There has been a commercial Australian herring fishing industry in Western Australia for more than 50 years.
More than 80 per cent of the commercial take is caught by net on south coast beaches. The rest is taken in the southern part of the west coast region.
Historically, the catch was sold as bait for the rock lobster fishing industry or pet food. Now it is mainly sold to the fresh fish markets.
At its peak in the early 1990s, WA’s commercial herring catch was more than 1,500 tonnes. By 2000 it had dropped to 818 tonnes and by 2010 to 212 tonnes.
The decline has been strongly influenced by economic factors such as low marketability. Fish processors have effectively restricted the catch by purchasing only limited quantities of herring. As a result, fishing ‘effort’ (the amount of fishing for a species) has dropped.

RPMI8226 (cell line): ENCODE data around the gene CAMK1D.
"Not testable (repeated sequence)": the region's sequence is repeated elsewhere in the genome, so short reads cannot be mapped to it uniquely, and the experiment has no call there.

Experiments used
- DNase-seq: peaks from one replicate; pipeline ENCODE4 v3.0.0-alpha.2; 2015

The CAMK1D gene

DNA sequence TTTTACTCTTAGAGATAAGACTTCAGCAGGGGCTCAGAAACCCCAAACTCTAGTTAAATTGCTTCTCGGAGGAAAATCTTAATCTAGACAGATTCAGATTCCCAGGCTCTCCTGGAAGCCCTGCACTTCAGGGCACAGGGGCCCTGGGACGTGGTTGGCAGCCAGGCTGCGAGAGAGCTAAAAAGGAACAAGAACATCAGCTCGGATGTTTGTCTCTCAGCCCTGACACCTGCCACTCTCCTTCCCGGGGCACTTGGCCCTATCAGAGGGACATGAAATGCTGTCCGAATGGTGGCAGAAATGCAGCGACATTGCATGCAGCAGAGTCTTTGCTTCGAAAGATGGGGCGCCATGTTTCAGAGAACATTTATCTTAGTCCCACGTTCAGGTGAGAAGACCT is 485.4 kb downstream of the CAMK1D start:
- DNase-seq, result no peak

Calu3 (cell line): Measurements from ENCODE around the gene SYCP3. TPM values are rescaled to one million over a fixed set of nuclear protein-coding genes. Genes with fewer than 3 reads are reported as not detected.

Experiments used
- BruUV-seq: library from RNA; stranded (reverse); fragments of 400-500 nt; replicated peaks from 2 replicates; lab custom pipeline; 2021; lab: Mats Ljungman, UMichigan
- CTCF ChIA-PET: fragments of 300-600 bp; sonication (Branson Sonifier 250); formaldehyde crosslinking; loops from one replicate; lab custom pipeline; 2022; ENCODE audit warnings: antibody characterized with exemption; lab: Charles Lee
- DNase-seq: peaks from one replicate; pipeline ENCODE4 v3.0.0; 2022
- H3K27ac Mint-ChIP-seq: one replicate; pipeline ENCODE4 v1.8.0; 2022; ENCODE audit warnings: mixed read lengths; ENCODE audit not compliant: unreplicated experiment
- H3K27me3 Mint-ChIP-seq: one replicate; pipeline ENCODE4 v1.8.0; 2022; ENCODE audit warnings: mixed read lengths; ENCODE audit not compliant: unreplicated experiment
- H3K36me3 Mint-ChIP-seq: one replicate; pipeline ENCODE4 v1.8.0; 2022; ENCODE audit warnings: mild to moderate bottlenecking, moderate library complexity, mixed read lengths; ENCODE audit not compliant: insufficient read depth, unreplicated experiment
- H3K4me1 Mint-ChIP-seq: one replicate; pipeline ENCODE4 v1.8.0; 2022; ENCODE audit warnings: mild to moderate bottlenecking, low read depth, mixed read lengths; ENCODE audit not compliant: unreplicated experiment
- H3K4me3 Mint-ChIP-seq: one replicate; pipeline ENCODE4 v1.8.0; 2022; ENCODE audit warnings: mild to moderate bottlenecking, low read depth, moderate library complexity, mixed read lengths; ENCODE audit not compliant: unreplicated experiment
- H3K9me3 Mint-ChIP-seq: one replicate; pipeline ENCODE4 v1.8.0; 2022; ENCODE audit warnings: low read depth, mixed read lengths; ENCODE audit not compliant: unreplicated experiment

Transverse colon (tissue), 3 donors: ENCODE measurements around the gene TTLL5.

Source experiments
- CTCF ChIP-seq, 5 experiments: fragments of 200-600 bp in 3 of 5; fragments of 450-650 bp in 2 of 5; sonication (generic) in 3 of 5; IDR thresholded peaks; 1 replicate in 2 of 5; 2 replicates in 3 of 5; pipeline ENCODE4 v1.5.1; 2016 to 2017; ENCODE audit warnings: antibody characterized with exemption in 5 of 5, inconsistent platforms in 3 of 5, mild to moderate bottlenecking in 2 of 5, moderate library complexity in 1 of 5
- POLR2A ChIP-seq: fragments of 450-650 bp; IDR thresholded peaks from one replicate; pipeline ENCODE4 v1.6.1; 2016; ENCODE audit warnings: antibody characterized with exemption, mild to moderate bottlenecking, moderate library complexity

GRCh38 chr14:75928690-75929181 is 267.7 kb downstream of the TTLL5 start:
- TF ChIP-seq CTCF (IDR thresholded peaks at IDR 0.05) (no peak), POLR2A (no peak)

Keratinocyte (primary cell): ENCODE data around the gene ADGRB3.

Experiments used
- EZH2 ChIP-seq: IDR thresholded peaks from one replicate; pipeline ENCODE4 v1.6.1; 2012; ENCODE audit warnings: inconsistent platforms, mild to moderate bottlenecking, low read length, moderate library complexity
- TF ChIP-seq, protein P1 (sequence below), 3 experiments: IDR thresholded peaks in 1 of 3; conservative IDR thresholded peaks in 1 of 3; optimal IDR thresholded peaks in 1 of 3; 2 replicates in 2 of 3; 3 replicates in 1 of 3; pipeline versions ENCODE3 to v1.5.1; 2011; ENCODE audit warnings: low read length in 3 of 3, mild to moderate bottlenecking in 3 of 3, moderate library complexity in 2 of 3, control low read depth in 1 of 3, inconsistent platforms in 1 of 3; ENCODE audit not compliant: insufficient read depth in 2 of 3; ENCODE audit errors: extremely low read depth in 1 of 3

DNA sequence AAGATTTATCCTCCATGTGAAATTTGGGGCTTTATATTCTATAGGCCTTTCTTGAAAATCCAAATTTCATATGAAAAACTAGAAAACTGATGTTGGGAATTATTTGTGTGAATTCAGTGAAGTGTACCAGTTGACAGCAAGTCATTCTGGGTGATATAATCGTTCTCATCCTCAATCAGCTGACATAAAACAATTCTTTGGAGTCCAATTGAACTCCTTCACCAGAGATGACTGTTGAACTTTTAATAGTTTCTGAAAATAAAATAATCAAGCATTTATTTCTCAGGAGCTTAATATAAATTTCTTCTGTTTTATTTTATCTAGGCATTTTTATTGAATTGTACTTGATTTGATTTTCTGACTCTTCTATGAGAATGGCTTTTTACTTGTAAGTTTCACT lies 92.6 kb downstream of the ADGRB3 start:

Low recruitment (addition of young fish to the fish population) in Australian herring stocks on the south and lower west coasts of WA has been an additional factor. Research is being done to help reveal the causes.
In 2010, a catch lower than the target (see table) was due to low fish stocks combined with low effort due to weak market demand.
South coast herring catch and status 2010
|WA’s south coast
||$177,000 (combined with Australian salmon)